crucial and national solidarity comes before international
obligations, he said.
11. (SBU) Continuing, the local official said that the commune's
position is that "preaching Protestantism is legal, but needs
authorization from local authorities." At this point, one of the
house church owners confronted the official: "How can you make such
a statement after you visited us yesterday and claimed that
Protestantism is an American religion and will never be allowed in
Song Mai. You said yesterday that Song Mai's VFF will crush
Protestantism in the commune while it is still only an egg." She
then turned to Poloff and asked him whether local authorities'
allegations that the USG is rewarding Protestants with VND 1,000,000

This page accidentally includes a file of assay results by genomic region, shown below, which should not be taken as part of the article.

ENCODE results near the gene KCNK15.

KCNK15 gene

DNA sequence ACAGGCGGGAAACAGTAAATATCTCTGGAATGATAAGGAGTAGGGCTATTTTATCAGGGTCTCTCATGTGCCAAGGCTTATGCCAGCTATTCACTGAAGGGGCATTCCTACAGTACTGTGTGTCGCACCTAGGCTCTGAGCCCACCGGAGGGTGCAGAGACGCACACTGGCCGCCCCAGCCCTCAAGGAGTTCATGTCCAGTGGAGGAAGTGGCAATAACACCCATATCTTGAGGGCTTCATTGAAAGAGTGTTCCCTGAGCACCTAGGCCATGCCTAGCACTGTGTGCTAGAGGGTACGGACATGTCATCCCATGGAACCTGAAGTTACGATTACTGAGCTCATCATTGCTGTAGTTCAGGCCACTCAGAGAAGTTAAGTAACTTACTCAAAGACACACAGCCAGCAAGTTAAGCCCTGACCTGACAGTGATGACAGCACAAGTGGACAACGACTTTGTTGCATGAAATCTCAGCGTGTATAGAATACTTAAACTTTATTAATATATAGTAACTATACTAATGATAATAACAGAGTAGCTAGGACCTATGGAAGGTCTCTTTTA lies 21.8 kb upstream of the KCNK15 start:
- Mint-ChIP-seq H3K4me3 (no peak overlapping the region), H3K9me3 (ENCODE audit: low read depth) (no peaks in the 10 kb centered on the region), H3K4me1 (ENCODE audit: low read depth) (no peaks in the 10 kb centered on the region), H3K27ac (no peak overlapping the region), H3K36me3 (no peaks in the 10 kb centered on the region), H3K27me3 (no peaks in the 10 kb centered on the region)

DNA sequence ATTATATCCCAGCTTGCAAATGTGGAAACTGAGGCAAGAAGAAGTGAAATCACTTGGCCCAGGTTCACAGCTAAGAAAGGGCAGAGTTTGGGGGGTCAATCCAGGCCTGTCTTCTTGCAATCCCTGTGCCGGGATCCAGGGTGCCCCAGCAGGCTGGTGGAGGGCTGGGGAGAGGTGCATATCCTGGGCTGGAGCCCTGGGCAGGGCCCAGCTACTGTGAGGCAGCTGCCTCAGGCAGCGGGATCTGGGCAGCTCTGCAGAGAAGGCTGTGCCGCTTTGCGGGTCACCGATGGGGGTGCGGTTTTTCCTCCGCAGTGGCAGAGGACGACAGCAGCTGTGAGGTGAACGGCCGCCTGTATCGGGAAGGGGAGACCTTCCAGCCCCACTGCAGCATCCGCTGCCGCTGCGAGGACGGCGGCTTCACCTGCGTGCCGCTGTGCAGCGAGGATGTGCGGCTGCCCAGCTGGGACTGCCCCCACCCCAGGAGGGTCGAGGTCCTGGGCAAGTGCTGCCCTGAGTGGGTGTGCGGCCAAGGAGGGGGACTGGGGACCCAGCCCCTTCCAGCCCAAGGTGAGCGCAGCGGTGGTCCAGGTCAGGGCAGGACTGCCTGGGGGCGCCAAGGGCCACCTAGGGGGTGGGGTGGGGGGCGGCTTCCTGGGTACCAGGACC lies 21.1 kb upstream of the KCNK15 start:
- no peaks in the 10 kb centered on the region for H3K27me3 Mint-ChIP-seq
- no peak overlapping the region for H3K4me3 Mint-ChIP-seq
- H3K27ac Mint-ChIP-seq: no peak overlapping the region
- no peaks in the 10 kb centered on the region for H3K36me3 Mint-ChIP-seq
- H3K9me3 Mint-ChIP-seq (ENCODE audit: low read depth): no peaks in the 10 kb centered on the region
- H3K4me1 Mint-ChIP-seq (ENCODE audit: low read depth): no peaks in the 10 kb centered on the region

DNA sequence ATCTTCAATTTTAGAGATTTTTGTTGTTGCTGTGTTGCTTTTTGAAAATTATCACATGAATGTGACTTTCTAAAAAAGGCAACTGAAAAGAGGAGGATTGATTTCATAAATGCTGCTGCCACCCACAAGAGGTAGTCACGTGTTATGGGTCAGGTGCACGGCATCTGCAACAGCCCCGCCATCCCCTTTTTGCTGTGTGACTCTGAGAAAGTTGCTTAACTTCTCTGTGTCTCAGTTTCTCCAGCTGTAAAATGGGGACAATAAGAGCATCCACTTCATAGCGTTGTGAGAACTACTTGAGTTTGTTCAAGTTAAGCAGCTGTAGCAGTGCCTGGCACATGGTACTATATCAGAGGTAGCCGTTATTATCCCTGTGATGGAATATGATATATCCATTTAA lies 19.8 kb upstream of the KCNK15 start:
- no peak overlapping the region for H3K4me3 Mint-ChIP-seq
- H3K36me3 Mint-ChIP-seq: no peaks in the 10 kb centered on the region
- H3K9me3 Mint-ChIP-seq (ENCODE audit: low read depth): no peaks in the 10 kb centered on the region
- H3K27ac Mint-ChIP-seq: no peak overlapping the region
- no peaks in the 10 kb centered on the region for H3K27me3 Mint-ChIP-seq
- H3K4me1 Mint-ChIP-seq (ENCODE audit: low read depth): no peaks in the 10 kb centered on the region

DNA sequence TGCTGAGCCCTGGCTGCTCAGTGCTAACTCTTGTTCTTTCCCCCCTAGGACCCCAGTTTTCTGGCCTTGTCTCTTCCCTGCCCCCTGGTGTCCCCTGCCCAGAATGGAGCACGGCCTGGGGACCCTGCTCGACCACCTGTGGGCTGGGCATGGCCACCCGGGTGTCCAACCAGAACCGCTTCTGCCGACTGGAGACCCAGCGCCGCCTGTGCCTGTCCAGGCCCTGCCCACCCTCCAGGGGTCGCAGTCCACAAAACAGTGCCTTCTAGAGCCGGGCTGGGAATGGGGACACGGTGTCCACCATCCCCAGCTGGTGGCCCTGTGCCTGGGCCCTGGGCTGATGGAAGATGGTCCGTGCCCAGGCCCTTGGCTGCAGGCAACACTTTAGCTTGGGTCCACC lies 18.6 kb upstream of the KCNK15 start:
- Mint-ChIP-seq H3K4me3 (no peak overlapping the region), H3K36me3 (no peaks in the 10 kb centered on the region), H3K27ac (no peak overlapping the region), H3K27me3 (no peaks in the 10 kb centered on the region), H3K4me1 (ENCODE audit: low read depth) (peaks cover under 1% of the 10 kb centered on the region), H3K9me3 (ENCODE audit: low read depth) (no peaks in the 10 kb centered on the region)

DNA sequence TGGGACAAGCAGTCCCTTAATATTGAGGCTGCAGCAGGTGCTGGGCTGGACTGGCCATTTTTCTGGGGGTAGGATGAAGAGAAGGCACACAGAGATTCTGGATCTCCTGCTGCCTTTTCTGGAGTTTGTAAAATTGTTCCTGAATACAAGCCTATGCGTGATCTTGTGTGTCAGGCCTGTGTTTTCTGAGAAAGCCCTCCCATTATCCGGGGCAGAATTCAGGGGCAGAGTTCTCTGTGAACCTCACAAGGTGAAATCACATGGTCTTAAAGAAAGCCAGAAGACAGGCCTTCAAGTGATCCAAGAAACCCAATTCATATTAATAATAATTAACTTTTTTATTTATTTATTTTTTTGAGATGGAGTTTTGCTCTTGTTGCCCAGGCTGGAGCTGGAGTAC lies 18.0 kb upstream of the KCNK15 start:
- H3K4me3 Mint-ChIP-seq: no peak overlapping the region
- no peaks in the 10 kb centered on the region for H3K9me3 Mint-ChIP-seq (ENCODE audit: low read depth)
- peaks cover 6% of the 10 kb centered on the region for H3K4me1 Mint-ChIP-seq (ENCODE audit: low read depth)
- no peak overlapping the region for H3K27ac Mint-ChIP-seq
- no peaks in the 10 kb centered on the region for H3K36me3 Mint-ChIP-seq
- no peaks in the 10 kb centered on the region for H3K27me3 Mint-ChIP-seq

for each Protestant conversion were true. After Poloff rejected the
allegation, the homeowner then shouted at the PC officials: "You
see! It's official! The Americans are not paying us!"
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12. (SBU) Despite the sophomoric attempts by local officials to
limit our access to the Song Mai Congregation, this visit was an
important step forward in forcing the provincial and commune
officials to deal with their Protestants in an open and legal
manner. It is particularly striking that the Baptists felt
comfortable challenging the local officials directly in front of the
Embassy team. We have heard from the house church owner that since
our visit, the Baptists have been left alone by local police and
other officials. Despite this positive development, Bac Giang will
likely not register the group any time soon. We expect that the
Province will allow the Baptists to worship at home in the interim
if only because of our direct attention.